In 2018, WHO published a Regional Strategy and Plan of Action for Measles and Rubella Elimination in the Western Pacific. The Plan assists countries in strengthening immunization programmes and developing national action plans for achieving the shared goal of measles elimination.

Europe: Measles and rubella monitoring report, March 2019


“…..Twenty-nine countries reported measles data for January 2019, with 881 cases reported by 19 countries and 10 countries reporting no cases. Germany did not report measles data for January 2019.
Overall, case numbers continued to increase compared with the previous two months. Romania, Italy, Poland and France had the highest case counts with 261, 165, 133 and 124 cases, respectively.
Notable increases were reported in Italy, Poland, France and Austria.

  • Italy reported 165 cases in January, compared with 76 in December and 58 in November.
  • Poland reported 133 cases in January, compared with 114 in December and 79 in November.
  • France reported 124 cases in January, compared with 54 in December and 61 in November.
  • Austria reported 25 cases in January, compared with one in December and four in November…..”

UNICEF: Global cases of measles are surging to alarmingly high levels, led by 10 countries accounting for more than 74% of the total increase.


Countries with ten highest increases in cases between 2017 and 2018

Ukraine 30,338
Philippines 13,192
Brazil 10,262
Yemen 6,641
Venezuela 4,916
Serbia 4,355
Madagascar 4,307
Sudan 3,496
Thailand 2,758
France 2,269

Madagascar: “…Since the outbreak began in September, the country in East Africa has seen more than 68,000 cases of the highly infectious disease…The organization says 553 people have died and an additional 373 are suspected to have died because of the measles…..”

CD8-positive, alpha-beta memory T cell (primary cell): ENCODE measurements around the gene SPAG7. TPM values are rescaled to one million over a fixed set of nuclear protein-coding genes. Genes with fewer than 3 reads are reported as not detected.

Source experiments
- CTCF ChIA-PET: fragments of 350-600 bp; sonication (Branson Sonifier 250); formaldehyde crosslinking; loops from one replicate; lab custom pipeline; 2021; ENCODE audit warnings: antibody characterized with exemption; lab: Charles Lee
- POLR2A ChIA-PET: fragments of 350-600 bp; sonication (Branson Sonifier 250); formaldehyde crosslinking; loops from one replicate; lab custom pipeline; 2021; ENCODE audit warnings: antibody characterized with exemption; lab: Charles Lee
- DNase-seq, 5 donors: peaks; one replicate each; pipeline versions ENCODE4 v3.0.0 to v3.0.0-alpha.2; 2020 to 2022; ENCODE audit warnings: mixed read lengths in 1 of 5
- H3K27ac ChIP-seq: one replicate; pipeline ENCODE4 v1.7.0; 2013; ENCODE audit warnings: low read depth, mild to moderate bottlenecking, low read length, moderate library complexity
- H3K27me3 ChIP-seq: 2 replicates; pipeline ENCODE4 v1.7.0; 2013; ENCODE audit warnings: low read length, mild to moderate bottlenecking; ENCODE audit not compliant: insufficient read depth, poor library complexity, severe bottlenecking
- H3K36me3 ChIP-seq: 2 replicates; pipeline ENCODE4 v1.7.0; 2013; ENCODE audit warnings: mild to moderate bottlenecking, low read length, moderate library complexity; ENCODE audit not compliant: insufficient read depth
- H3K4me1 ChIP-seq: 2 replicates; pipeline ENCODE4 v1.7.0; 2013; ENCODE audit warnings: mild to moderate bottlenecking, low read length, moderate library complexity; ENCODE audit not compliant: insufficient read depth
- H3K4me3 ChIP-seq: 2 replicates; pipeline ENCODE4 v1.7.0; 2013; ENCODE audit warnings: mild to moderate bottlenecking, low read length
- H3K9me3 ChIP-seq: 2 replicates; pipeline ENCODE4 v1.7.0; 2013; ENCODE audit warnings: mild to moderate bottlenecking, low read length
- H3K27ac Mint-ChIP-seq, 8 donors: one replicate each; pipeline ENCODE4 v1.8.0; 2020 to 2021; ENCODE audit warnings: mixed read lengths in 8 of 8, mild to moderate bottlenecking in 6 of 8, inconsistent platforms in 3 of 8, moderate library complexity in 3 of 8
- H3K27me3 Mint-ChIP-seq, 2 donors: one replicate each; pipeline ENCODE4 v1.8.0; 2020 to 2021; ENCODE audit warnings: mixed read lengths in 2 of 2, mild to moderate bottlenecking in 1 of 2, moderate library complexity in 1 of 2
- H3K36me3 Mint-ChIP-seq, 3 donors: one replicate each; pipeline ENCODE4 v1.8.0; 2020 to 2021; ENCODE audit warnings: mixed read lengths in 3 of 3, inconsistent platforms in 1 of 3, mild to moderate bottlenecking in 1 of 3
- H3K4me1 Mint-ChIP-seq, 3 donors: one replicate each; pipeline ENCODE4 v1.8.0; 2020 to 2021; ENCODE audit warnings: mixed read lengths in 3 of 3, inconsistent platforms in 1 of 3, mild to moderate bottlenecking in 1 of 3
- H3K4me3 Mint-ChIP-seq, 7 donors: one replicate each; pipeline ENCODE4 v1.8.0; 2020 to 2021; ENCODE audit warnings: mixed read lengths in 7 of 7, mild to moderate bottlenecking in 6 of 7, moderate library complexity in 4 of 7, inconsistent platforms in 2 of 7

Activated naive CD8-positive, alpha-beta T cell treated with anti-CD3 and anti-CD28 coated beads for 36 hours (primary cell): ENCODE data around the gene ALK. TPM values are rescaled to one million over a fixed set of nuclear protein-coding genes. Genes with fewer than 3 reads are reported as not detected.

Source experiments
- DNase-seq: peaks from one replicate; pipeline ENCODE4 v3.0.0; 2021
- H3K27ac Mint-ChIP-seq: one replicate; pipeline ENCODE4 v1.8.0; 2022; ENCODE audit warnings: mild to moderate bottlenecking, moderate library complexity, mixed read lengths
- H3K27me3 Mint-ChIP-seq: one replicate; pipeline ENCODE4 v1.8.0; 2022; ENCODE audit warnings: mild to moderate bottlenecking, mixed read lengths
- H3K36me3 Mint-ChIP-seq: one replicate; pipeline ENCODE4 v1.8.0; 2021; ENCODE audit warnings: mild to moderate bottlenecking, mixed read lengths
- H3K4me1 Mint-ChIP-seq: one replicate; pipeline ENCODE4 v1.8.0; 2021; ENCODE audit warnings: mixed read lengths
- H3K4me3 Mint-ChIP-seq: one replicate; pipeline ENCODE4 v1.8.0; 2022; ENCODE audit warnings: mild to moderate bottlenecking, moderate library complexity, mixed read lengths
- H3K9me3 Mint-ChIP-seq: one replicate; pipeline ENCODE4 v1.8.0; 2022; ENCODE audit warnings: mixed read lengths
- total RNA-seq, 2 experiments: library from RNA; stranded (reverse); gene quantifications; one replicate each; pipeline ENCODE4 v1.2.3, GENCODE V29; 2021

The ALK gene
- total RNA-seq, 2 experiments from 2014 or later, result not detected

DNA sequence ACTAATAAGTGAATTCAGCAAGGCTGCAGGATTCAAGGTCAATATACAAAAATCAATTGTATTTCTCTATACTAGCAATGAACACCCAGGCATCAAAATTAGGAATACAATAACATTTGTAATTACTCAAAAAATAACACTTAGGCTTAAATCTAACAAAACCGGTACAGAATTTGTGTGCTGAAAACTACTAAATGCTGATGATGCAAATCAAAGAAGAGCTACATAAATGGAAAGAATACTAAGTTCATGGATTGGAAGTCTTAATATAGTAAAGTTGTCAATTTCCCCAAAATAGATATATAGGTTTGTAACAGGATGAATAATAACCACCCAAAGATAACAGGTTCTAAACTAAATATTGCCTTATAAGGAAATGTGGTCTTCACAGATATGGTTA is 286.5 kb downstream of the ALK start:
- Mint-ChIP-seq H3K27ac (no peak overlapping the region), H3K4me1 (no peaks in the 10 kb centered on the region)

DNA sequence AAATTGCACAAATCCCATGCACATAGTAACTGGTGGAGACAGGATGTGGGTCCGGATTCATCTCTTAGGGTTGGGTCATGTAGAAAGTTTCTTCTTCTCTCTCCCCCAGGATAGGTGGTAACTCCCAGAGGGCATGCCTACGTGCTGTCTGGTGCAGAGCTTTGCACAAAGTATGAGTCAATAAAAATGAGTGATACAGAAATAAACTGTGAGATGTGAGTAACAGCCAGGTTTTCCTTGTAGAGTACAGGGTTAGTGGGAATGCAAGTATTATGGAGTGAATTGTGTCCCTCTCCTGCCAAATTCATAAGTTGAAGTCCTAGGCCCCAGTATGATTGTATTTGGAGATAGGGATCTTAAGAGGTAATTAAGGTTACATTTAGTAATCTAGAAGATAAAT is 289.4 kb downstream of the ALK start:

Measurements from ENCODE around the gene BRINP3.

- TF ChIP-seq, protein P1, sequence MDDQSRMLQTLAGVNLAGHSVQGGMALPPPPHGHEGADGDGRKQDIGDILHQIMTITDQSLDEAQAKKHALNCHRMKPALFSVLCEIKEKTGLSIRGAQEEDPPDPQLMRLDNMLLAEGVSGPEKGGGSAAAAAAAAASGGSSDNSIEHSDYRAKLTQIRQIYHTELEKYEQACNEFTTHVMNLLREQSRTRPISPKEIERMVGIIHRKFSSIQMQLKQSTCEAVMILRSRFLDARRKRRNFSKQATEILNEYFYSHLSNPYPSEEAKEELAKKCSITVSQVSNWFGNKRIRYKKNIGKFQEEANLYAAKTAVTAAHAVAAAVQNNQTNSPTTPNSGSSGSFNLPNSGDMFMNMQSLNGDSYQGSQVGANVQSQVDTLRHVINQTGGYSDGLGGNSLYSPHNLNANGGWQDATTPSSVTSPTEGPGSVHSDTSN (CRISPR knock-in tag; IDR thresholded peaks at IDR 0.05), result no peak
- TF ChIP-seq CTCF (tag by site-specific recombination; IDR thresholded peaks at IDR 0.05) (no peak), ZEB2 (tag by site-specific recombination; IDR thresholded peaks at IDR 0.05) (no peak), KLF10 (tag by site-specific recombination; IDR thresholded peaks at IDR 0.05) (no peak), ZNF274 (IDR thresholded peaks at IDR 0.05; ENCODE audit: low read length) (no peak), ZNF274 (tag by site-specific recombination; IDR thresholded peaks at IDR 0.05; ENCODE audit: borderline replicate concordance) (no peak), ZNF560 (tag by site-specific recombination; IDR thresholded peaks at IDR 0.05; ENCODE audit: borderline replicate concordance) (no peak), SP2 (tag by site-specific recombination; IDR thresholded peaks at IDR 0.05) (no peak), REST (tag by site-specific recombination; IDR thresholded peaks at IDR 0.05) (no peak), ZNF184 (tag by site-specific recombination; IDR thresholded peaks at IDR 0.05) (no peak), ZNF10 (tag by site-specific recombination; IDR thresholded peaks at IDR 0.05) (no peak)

USA Today


Measles in the Philippines: from 1 January to 9 February this year, a total of 4,302 measles cases have been reported, with 70 deaths.

Philippines DOH

measles, outbreak, vaccines, immunization

The Department of Health (DOH) today points to vaccine hesitancy as one of the reasons for the recent measles outbreak in some regions of the country.
Validated data from different regions of the country by the Epidemiology Bureau of DoH revealed that from 1 January to 9 February this year, a total of 4,302 measles cases have been reported, with 70 deaths.
Ages of cases ranged from 1 month up to 75 years old with 1 to 4 years old (34%) followed by less than 9 months old (27%) as the most affected age-groups.  Sixty-six percent of them had no history of vaccination against measles.
Of the total deaths, ages ranged from one month to 31 years old. Notably, 79% of those who died had no history of vaccination.
Regions with high reported cases are NCR (1,296 cases and 18 deaths) CALABARZON (1,086 cases and 25 deaths), Central Luzon (481 cases with 3 deaths), Western Visayas (212 cases and 4 deaths) and Northern Mindanao (189 cases and 2 deaths).
Eastern Visayas, MIMAROPA, CALABARZON, Central Visayas and Bicol are regions that have shown increasing trend as to reported cases for this week.  
Vaccine hesitancy refers to delay in acceptance or refusal of vaccines despite availability of vaccination services.
The causes of measles outbreak involved a number of factors or elements. Loss of public confidence and trust in vaccines in the immunization program brought about by the Dengvaxia controversy has been documented as one of many factors that contributed to vaccine hesitancy in the country. This refers to mothers who became hesitant to have their children vaccinated with vaccines that were long proven to be effective.
 On October 2018, the World Health Organization conducted a study in selected areas in Metro Manila to identify reasons for not bringing their children for immunization. The top reasons are the following: fear due to Dengvaxia, and the lack of time among households.